4.5 F, t’s secret identity?the F statistic can also be used to test significance of a single variable
in this case, q=1
it can be shown that F=t2 in this case
or t2nk1 ~F1, nk1
this only applies to twosided tests
therefore t statistic is more flexible since it allows for onesided tests
the t statistic is always best suited for testing a single hypothesis
4.5 F tests and abusewe have already seen where individually insignificant variables may be jointly significant due to
multicollinearity
a significant variable can also prove to be jointly insignificant if grouped with enough insignificant variables
an insignificant variable can also prove to be significant if grouped with significant variables
therefore t tests are much better than F tests at determining individual significance
4.5 R2 and FWhile SSR can be large, R2 is bounded, often making it an easier way to calculate F:
(4.41) )1/()1(
/)(2
22
knR
qRRF
ur
rur
Which is also called the RSQUARED FORM OF THE F STATISTICsince R2
ur>R2r, F is still always positive
this form is NOT valid for testing all linear restrictions (as seen later)
4.5 F and pvaluessimilar to ttests, F tests can produce pvalues which are defined as:
(4.43) F)P(F*value pthe pvalue is the “probability of observing a value of F at least as large as we did, given that the null hypothesis is true”
a small pvalue is therefore evidence against H0
as before, reject H0 if p>α
pvalues can give us a more complete view of significance
4.5 Overall significanceOften it is valid to test if the model is significant overallthe hypothesis that NONE of the explanatory variables have an effect on y is given as:
(4.44) 0.... : k210 Has before with multiple restrictions, we compare against the restricted model:
(4.45)u 0 y
4.5 Overall significanceSince our restricted model has no independent variables, its R2 is zero and our F formula simplifies to:
(4.46) )1/()1(
/2
2
knR
kRF
Which is only valid for this special testthis test determines the OVERALL SIGNIFICANCE OF THE REGRESSIONif this tests fails, we need to find other explanatory variables
4.5 Testing General Linear RestrictionsSometimes economic theory (generally
using elasticity) requires us to test complicated joint restrictions, such as:
2,1,0: 3210 H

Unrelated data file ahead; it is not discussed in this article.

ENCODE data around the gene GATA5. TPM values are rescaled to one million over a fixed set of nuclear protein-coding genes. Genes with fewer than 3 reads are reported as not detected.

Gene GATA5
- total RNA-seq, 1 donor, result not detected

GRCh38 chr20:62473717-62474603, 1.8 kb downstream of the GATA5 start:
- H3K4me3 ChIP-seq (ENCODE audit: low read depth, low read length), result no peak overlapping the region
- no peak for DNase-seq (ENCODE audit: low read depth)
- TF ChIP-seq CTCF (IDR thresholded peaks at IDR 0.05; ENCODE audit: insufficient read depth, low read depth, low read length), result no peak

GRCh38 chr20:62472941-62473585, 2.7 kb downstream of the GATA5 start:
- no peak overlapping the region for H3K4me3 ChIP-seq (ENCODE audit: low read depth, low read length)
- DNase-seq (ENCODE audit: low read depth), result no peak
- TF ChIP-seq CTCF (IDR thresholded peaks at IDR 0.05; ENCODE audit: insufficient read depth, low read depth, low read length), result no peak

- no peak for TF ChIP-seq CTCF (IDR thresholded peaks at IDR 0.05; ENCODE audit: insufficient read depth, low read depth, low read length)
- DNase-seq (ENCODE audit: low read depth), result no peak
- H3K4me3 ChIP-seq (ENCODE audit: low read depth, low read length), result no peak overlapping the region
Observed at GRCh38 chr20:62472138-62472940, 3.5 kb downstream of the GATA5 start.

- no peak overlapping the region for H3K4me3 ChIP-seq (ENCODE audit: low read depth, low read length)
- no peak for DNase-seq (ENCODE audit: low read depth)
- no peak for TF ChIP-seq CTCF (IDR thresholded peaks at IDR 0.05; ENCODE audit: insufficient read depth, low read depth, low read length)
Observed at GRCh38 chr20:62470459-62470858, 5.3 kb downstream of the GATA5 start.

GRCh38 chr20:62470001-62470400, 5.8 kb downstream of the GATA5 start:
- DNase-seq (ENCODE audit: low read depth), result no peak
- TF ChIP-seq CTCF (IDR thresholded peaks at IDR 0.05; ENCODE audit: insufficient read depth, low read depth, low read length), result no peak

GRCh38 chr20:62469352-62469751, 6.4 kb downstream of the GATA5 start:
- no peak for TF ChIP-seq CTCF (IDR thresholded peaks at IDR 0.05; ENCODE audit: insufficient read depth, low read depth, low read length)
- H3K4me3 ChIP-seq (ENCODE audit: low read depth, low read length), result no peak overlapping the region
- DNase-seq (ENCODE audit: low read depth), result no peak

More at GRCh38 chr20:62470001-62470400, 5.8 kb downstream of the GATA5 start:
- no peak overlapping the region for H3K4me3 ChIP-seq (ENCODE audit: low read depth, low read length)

Which expects our model:
uxxxy 3322110 To be of the form:
uxxxy 3210 210
4.5 Testing General Linear RestrictionsWe rewrite this expected model to obtain
a restricted model:
uxxy 032 21 We then calculate the F statistic using the SSR formulanote that since the dependent variable changes between the two
models, the R2 F formula is not valid in this casenote that the number of restrictions (q) is simply equal to the number of
= in the null hypothesis
4.6 Reporting Regression ResultsWhen reporting single regressions, the
proper reporting method is:
431N 41.0
)ln(4.1)ln(2.07.3)ˆln(
2
)78.0()15.0()9.0(
R
SkillTimesteaT iii
where R2, estimated coefficients, and N MUST be reported (note also the ^ and i’s)either standard errors or tvalues must also be reported (se is more robust for tests other than Bk=0)
SSR and standard error of the regression can also be reported
4.6 Reporting Regression ResultsWhen multiple, related regressions are run
(often to test for joint significance), the results can be expressed in table format, as seen on the next slidewhether a simple or table reporting method is done, the meanings and scaling of all the included variables must always be explained in a proper projectIe: price: average price, measured weekly, in American dollarsCollege: Dummy Variable. 0 if no college education, 1 if college education
4.6 Reporting Regression Results
Dependent variable: Midterm readiness
Ind. variables 1 2
Study Time 0.47(0.12)

Intellect 1.89(1.7)
2.36(1.4)
Intercept 2.5(0.03)
2.8(0.02)
ObservationsR2
330.48
330.34